Profits after Tax

Image

 

Profit after Tax termed as P here as different from the net profit, NP before tax is

P = NP – NP (NP/M)

Figure 2 shows how residual profit after tax, P varies with net profit, NP, if M= 10 billion and T = 0. The unique feature of this variation is that beyond a certain level of net profits, residual profit of a company begins to fall and in extreme cases becomes negative. This very feature of the new proposal is a powerful controlling mechanism that may be used if a country wishes to reduce the size of certain corporations e.g. banks that might become too big to fail.

All companies would like to make the highest possible residual profits. However, they will be obliged not to charge such a high price for their products, even if they can, so that net profits increase beyond the point that their actual profit reduces or even results in a loss for the company.

Choice of constants M and T

Constants M and T can be chosen for the economy as a whole or they may chosen as different for different sectors of the economy. Thus if a country feels that a monopoly has developed in the automobile sector and other players need to be encouraged, it may set M as a value equal to the expected profit of the particular monopolistic automobile company. That company would then end up paying near hundred percent taxes while newer smaller players will be encouraged to develop with lower rates of taxes.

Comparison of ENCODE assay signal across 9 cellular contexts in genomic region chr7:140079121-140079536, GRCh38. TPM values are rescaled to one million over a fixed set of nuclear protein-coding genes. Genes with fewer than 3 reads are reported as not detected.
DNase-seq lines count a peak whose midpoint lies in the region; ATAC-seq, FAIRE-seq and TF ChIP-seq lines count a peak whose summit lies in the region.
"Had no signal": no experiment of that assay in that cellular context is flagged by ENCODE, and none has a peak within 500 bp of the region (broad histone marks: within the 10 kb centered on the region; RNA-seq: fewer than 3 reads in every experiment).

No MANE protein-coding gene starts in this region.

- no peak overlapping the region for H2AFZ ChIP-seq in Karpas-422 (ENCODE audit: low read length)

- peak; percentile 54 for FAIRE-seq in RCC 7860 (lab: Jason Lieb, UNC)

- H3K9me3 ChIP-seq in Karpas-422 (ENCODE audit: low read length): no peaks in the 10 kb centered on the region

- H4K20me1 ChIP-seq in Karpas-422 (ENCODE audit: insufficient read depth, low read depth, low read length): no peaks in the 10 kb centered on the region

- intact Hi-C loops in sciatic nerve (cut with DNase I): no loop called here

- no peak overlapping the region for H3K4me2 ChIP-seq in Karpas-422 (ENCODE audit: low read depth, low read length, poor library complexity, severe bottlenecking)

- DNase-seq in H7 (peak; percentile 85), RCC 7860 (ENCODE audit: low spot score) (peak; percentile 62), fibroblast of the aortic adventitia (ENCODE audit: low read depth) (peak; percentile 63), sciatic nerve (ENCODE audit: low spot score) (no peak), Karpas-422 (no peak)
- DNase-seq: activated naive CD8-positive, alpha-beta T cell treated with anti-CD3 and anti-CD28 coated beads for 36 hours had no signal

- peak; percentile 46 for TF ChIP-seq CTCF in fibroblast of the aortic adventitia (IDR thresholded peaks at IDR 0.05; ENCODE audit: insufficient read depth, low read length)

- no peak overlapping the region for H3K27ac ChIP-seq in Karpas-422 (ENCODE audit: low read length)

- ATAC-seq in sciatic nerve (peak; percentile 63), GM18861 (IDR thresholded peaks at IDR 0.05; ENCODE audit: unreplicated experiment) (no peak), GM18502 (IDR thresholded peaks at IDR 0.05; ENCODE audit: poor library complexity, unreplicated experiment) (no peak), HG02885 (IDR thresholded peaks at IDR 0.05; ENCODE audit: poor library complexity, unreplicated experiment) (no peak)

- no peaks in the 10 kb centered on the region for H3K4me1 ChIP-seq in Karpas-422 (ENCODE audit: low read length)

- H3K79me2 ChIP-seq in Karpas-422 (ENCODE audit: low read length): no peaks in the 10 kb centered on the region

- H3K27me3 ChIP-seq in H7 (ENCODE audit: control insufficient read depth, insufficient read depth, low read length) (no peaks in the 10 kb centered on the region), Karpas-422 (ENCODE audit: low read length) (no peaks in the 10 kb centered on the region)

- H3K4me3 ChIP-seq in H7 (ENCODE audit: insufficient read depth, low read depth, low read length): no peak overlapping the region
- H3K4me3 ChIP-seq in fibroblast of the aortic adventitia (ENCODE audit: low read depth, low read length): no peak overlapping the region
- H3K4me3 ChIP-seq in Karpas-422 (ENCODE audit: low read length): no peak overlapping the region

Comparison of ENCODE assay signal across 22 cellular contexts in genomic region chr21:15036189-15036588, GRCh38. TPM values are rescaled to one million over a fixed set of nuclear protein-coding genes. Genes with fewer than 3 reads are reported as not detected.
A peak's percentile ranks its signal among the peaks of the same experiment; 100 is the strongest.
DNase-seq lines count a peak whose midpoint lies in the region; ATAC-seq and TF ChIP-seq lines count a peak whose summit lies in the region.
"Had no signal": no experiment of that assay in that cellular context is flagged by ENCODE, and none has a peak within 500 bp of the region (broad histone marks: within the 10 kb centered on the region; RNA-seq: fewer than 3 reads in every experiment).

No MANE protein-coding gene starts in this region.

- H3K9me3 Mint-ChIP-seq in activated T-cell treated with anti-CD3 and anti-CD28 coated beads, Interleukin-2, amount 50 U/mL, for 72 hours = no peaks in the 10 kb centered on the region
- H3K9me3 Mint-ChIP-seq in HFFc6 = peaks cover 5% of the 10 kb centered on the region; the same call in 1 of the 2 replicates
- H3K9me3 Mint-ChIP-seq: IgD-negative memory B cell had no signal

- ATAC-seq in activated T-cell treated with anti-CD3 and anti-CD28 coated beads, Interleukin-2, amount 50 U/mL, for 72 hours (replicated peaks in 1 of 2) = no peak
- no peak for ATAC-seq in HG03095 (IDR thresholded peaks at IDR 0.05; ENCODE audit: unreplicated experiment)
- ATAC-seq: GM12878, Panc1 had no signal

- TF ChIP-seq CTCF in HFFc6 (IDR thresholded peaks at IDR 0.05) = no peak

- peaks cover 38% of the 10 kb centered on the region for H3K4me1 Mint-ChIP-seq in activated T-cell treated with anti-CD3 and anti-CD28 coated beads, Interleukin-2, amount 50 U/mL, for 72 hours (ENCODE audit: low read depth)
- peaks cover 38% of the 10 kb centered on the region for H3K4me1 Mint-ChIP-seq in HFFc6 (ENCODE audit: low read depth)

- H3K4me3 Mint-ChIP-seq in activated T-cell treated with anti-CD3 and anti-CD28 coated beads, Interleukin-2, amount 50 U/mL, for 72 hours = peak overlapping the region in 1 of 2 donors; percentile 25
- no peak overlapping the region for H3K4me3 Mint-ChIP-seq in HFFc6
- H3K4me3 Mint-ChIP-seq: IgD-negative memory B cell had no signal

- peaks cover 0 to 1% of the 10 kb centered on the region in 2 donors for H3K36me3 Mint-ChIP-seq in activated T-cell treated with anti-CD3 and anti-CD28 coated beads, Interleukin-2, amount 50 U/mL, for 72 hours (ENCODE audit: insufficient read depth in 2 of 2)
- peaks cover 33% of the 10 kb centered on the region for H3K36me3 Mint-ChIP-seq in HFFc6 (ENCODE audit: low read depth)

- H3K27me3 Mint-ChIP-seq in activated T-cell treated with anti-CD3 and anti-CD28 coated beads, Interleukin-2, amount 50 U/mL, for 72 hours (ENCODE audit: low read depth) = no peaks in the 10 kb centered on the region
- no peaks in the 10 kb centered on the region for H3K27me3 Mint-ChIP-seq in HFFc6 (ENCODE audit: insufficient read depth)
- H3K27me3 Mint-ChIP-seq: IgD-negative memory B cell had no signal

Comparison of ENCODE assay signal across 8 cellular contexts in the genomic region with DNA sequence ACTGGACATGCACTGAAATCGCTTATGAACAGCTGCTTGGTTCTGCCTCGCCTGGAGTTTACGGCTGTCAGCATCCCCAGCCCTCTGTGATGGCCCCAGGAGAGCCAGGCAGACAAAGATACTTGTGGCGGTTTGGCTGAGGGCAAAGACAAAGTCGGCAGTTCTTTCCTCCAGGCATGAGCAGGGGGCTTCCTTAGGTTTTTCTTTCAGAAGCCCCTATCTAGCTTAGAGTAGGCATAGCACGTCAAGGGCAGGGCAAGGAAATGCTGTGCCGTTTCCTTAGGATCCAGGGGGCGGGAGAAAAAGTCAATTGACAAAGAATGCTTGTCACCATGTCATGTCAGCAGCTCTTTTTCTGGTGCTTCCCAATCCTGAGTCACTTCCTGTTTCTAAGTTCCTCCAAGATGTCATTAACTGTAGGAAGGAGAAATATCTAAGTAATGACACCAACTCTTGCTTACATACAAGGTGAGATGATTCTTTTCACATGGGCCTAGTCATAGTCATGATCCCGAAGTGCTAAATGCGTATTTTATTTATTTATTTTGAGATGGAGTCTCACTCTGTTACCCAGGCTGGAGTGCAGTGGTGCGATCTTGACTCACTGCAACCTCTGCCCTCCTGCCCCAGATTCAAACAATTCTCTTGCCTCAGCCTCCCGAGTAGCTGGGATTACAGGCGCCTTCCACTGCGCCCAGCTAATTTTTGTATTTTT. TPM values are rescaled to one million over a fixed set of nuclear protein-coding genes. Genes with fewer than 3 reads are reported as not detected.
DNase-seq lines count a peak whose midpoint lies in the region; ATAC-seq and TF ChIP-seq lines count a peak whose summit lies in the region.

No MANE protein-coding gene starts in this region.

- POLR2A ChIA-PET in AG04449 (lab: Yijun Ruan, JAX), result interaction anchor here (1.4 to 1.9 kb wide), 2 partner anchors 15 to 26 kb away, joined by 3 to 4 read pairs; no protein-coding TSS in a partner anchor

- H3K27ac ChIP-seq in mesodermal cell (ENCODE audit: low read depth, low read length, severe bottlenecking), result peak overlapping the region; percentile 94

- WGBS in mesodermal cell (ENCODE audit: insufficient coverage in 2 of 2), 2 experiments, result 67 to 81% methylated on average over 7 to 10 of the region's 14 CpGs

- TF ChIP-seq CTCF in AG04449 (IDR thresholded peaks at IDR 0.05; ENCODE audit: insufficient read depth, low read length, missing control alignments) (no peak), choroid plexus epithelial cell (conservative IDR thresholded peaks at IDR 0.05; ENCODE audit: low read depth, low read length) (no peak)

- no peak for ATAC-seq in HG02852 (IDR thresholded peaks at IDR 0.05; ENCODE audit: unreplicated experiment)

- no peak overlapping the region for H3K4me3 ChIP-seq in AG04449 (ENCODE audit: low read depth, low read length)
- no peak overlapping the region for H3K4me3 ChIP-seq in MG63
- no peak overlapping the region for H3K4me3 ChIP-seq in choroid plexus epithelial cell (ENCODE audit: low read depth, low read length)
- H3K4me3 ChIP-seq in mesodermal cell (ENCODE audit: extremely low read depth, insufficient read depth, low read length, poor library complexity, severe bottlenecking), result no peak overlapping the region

It must be noted that since tax rate depends on net profits, the single large automobile company can still keep new players out by bringing down its prices and reducing its net profit in order to maintain a high residual profit. But that is something that will benefit consumers. It is good corporate behavior in the interest of all. This type of monopoly needs to be encouraged rather than discouraged since it has become self regulated from within rather than from competition.

Conclusions:

A new way of applying corporate taxes called proportional tax is described. An appropriate choice of parameters, M and T, is required in the new method of proportional tax, for different sectors of the economy or the economy as a whole. The new method appears to be a powerful tool to manage corporate behavior so as to bring out its best its best while discouraging practices that are detrimental to society at large. It merits further study by economists and policy makers in order to explore its full implications before implementing as a new corporate taxation method, if desired.

Symbols

NP, Net Profit
P, Residual Net Profit profit after tax
M, An inverse constant of proportionality
T, Minimum threshold tax rate

References

1.Steven A. Bank (2011). Anglo-American Corporate Taxation: Tracing the Common Roots of Divergent Approaches. Cambridge University Press.

2. The Corporate Income Tax System: Overview and Options for Reform, Mark P. Keightley and Molly F. Sherlock (2014), CRS Report for Congress, Prepared for Members and Committees of Congress ( Report available as an online Pdf document)